Riots broke out in France for the fifth time on Saturday evening. Police reinforcements have been sent to cities to contain the unrest that has swept the country since a 17-year-old was shot dead by police in Paris.
Emmanuel Macron announced the cancellation of his planned state visit to Germany after more than 1,300 arrests were made in the capital Marseille, Lyon and Toulouse on Friday night – almost a third of them under the age of 18.
According to Interior Minister Gerald Darmanin, more than 200 police officers were injured.
In Nanterre, thousands came to the funeral of Nahel Merzouk, who died in a Paris suburb on Tuesday night.
Outside the Ibn Badis Mosque, Therese, 60, a family friend who lives next door to Nahel’s grandmother, paid tribute to the “friendly and smiling” teenager and said the community was completely shocked.
She added: “He helped me with my groceries. When he was younger I gave him pocket money. I am devastated, all of us – especially as a mother with children living in this neighborhood – we are scared and very sad.”
Nahel’s mother told a crowd of women at her son’s funeral, “It is finished. Now he is in heaven.”
In response to the teenager’s death, looters have looted dozens of shops and set fire to 2,000 vehicles since the riots began, which have spread to cities including Marseille, Lyon, Toulouse, Strasbourg and Lille.
45,000 police officers were deployed to quell the riots and reinforcements were sent on Saturday night. Specialized tactical police officers were dispatched to the southern city of Marseille, where rioters looted a gun shop and stole hunting rifles but no ammunition, police say.
Reinforcements were also sent to Lyon after officials asked for further assistance. To curb the violence, public transport was stopped after 7pm in Marseille and 8pm in Lyon.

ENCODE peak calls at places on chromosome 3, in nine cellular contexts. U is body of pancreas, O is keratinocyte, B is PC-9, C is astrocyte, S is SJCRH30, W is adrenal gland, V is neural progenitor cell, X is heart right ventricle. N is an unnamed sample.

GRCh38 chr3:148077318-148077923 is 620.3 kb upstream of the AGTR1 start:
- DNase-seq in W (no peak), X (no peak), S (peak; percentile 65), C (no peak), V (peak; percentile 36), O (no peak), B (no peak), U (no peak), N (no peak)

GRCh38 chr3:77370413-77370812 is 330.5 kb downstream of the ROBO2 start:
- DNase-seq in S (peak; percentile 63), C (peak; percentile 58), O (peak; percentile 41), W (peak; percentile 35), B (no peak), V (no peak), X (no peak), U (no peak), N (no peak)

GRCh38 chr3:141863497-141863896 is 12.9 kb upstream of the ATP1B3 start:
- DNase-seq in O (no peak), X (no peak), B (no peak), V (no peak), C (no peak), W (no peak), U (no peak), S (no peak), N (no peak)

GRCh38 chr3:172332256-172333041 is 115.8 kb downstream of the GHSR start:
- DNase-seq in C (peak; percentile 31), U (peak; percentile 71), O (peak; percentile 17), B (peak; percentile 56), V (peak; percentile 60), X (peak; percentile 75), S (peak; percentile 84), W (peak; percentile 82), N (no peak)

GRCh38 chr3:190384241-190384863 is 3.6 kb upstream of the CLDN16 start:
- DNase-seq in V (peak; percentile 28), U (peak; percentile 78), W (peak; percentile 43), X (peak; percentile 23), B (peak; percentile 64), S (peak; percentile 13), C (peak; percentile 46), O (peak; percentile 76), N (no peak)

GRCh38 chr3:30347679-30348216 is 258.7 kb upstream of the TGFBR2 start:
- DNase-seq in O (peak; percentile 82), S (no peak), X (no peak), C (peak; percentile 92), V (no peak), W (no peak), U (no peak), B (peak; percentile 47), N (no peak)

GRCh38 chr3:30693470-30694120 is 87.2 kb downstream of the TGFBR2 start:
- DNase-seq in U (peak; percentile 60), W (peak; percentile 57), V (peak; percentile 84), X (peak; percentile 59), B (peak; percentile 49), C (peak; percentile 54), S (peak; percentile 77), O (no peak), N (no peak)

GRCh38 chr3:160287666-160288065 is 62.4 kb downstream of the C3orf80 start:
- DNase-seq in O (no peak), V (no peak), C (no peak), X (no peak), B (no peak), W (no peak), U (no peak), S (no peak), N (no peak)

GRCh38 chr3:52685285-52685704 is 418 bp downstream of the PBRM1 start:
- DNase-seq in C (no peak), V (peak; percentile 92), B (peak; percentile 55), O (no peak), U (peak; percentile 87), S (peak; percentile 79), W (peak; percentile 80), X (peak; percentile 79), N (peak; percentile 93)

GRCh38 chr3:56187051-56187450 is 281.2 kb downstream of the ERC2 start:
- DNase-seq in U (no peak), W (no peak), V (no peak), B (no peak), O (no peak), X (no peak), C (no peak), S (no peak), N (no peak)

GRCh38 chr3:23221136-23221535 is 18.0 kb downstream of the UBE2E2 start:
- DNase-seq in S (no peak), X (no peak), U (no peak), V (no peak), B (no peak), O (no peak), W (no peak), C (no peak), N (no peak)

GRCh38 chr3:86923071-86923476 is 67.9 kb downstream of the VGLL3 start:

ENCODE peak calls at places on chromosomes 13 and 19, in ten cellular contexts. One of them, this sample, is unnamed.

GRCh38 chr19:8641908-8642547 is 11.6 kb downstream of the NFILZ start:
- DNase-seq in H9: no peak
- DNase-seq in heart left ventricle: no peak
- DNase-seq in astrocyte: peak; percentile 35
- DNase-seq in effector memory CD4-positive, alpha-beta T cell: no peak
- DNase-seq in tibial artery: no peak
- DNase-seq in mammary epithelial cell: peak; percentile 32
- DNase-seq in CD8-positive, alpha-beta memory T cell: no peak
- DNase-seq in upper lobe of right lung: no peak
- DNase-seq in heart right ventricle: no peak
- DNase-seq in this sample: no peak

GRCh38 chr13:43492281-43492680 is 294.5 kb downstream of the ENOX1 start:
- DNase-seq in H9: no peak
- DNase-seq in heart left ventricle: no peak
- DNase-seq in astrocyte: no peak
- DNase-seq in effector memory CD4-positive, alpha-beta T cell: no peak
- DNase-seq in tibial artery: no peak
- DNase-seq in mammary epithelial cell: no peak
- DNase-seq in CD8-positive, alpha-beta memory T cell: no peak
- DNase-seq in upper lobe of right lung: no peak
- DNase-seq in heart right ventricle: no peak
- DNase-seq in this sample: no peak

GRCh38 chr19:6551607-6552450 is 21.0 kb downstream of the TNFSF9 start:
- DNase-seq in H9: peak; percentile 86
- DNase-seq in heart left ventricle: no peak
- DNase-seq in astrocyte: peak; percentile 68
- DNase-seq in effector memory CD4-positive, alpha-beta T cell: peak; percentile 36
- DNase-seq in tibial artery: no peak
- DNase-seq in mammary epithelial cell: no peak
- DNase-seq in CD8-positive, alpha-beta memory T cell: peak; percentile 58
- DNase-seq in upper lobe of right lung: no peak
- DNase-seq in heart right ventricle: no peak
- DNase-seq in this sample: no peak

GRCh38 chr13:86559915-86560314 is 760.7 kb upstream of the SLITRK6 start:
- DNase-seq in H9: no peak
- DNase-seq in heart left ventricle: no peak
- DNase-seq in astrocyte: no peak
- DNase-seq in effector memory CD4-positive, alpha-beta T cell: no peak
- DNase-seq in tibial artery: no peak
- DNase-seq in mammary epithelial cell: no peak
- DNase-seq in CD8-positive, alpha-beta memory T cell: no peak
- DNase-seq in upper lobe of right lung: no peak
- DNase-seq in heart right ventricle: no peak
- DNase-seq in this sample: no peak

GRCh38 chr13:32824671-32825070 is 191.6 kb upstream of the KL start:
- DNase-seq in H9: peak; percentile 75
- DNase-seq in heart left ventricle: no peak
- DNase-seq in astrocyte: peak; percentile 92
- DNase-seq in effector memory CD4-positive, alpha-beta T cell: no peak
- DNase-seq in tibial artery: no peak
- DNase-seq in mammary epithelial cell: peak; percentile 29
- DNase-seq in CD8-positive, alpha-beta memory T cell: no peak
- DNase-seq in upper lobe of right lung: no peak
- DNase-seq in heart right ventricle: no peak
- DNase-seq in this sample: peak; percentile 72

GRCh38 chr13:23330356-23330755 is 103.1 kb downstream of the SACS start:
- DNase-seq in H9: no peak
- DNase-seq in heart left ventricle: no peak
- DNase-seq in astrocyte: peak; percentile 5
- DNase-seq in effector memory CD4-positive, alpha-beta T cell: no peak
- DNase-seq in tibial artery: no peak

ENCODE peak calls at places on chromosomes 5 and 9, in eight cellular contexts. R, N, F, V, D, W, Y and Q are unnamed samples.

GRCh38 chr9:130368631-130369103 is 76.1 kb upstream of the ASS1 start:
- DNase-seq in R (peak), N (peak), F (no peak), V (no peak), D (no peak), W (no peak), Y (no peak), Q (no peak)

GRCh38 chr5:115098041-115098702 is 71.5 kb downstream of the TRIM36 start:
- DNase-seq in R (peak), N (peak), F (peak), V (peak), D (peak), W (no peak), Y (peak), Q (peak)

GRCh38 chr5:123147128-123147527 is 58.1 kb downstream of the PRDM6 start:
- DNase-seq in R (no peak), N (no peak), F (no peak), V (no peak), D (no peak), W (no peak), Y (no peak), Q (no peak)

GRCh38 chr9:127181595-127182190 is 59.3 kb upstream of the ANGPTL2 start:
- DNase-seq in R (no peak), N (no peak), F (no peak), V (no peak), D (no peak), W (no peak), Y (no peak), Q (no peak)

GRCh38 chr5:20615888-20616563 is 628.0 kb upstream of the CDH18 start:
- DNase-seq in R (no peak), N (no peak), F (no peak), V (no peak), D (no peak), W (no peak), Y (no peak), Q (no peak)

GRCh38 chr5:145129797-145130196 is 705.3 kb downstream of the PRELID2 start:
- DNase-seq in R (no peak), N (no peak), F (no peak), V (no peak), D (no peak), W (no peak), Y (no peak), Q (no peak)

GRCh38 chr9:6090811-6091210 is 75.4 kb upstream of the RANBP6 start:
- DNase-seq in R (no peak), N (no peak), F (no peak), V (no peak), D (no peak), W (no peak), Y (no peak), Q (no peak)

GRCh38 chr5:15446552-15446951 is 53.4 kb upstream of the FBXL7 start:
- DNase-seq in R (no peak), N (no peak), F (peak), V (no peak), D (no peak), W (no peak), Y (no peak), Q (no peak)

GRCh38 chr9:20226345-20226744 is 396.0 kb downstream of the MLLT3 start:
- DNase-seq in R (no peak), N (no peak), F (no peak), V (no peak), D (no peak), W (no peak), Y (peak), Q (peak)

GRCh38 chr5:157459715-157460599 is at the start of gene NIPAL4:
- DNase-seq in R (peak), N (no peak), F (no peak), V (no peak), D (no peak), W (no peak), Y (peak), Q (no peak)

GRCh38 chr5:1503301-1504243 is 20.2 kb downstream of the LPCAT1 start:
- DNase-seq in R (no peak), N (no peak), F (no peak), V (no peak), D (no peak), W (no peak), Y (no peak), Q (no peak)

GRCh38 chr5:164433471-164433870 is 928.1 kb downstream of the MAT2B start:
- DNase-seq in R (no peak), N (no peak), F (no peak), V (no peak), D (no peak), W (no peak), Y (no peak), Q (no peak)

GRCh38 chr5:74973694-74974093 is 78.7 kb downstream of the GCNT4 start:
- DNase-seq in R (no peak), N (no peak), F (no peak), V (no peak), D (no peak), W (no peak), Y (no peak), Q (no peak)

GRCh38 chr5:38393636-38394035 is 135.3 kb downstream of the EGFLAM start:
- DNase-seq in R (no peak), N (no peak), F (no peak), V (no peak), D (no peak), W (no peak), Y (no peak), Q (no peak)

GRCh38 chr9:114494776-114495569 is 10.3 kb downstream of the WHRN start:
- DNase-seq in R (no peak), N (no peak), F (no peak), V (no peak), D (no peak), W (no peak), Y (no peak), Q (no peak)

Macron has been forced to postpone the first state visit by a French president to Germany in 23 years. The French leader’s office said it had spoken to German President Frank-Walter Steinmeier and told him that “given the internal security situation, the President said he wanted to stay in France in the coming days”.
Macron has held back from declaring a state of emergency, an option last exercised in 2005.
British holidaymakers have been warned against traveling to France by the Foreign Office and French football star Kylian Mbappé has called for calm.
In a statement shared with teammates from the France national football team on social media, the forward said: “As many of us come from working-class neighborhoods, we also share these feelings of pain and sadness.” But that suffering is offset by helplessness , of witnessing a process of self-destruction is reinforced. Violence solves nothing.”
Nanterre Mayor Patrick Jarry said the death meant authorities “needed to think about the police’s operating conditions”.
The 17-year-old, of Algerian and Moroccan descent, was shot dead by police during a traffic stop on Tuesday.
The 38-year-old officer involved in the shooting was charged with first degree murder and taken into temporary custody. He said he fired the fatal shot because he was afraid someone might be hit by the car.
The unrest has brought back memories of a nationwide riot in 2005 that forced then-President Jacques Chirac to declare a state of emergency after two young men hiding from police were electrocuted at a power substation.
Macron has denied there is systemic racism in French law enforcement, but people in the North African French community have voiced their anger.
“If you’re the wrong color of skin, the police are a lot more dangerous for you,” said a friend of Nahel’s, who attended his funeral but declined to be named.
Nahel Merzouk was buried on Saturday along with Abdelmadjid Benamara, the family’s lawyer. He said, “Saturday, July 1st, is a day of meditation for Nahel’s family.”
Additional reporting by agencies.